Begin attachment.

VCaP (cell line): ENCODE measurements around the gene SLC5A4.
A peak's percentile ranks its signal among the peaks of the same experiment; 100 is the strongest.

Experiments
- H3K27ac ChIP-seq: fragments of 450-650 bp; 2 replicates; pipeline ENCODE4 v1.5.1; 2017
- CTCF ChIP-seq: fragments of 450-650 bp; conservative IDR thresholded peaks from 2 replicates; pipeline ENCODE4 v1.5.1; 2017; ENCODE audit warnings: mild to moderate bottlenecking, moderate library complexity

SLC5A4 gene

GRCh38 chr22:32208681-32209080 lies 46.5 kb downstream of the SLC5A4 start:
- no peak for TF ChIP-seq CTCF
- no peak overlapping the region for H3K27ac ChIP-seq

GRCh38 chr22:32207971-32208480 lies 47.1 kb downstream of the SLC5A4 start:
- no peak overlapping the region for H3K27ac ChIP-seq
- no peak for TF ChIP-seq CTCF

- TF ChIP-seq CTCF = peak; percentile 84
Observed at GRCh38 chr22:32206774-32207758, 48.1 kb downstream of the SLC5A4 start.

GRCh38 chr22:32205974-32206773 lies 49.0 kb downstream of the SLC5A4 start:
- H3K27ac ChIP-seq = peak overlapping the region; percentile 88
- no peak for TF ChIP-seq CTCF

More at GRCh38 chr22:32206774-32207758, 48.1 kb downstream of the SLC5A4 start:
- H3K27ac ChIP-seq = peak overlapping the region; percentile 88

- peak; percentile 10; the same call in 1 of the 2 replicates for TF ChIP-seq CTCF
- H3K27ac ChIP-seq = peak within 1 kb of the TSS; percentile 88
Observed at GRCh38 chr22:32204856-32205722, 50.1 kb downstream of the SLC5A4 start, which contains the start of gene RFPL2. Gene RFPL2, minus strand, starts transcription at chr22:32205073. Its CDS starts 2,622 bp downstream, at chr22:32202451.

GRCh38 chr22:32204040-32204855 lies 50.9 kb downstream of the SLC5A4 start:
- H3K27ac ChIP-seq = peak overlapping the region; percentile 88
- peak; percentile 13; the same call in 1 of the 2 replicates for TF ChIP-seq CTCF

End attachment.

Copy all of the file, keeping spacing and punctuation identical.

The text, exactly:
VCaP (cell line): ENCODE measurements around the gene SLC5A4.
A peak's percentile ranks its signal among the peaks of the same experiment; 100 is the strongest.

Experiments
- H3K27ac ChIP-seq: fragments of 450-650 bp; 2 replicates; pipeline ENCODE4 v1.5.1; 2017
- CTCF ChIP-seq: fragments of 450-650 bp; conservative IDR thresholded peaks from 2 replicates; pipeline ENCODE4 v1.5.1; 2017; ENCODE audit warnings: mild to moderate bottlenecking, moderate library complexity

SLC5A4 gene

GRCh38 chr22:32208681-32209080 lies 46.5 kb downstream of the SLC5A4 start:
- no peak for TF ChIP-seq CTCF
- no peak overlapping the region for H3K27ac ChIP-seq

GRCh38 chr22:32207971-32208480 lies 47.1 kb downstream of the SLC5A4 start:
- no peak overlapping the region for H3K27ac ChIP-seq
- no peak for TF ChIP-seq CTCF

- TF ChIP-seq CTCF = peak; percentile 84
Observed at GRCh38 chr22:32206774-32207758, 48.1 kb downstream of the SLC5A4 start.

GRCh38 chr22:32205974-32206773 lies 49.0 kb downstream of the SLC5A4 start:
- H3K27ac ChIP-seq = peak overlapping the region; percentile 88
- no peak for TF ChIP-seq CTCF

More at GRCh38 chr22:32206774-32207758, 48.1 kb downstream of the SLC5A4 start:
- H3K27ac ChIP-seq = peak overlapping the region; percentile 88

- peak; percentile 10; the same call in 1 of the 2 replicates for TF ChIP-seq CTCF
- H3K27ac ChIP-seq = peak within 1 kb of the TSS; percentile 88
Observed at GRCh38 chr22:32204856-32205722, 50.1 kb downstream of the SLC5A4 start, which contains the start of gene RFPL2. Gene RFPL2, minus strand, starts transcription at chr22:32205073. Its CDS starts 2,622 bp downstream, at chr22:32202451.

GRCh38 chr22:32204040-32204855 lies 50.9 kb downstream of the SLC5A4 start:
- H3K27ac ChIP-seq = peak overlapping the region; percentile 88
- peak; percentile 13; the same call in 1 of the 2 replicates for TF ChIP-seq CTCF